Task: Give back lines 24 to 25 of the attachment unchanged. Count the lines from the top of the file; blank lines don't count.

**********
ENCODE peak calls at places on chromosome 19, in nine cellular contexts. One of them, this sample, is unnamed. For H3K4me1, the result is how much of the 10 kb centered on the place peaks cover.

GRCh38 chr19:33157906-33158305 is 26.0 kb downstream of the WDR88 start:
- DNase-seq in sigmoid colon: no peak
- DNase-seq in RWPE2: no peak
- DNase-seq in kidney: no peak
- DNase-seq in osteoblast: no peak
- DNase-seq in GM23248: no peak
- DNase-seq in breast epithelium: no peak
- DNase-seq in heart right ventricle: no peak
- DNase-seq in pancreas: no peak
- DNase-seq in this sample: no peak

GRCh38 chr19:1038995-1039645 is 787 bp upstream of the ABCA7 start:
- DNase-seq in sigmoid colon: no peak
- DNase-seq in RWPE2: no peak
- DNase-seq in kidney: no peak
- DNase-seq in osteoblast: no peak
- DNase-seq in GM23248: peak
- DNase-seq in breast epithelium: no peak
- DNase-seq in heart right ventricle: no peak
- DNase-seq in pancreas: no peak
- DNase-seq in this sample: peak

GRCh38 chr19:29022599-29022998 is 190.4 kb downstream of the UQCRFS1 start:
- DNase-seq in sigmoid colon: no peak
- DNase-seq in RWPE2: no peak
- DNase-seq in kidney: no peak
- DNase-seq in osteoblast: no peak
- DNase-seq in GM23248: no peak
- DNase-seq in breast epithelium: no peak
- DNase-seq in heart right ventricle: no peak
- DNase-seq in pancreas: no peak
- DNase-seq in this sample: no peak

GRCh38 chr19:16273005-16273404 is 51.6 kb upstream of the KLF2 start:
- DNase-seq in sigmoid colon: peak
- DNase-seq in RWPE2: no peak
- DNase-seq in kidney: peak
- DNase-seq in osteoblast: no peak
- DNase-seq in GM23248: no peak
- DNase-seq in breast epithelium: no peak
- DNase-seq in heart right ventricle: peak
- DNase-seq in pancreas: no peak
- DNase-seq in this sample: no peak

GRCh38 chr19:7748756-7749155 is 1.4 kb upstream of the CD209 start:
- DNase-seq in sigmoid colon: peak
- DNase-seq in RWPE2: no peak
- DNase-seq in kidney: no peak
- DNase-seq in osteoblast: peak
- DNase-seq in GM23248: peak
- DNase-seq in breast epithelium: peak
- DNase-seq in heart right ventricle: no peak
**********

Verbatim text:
- DNase-seq in RWPE2: no peak
- DNase-seq in kidney: no peak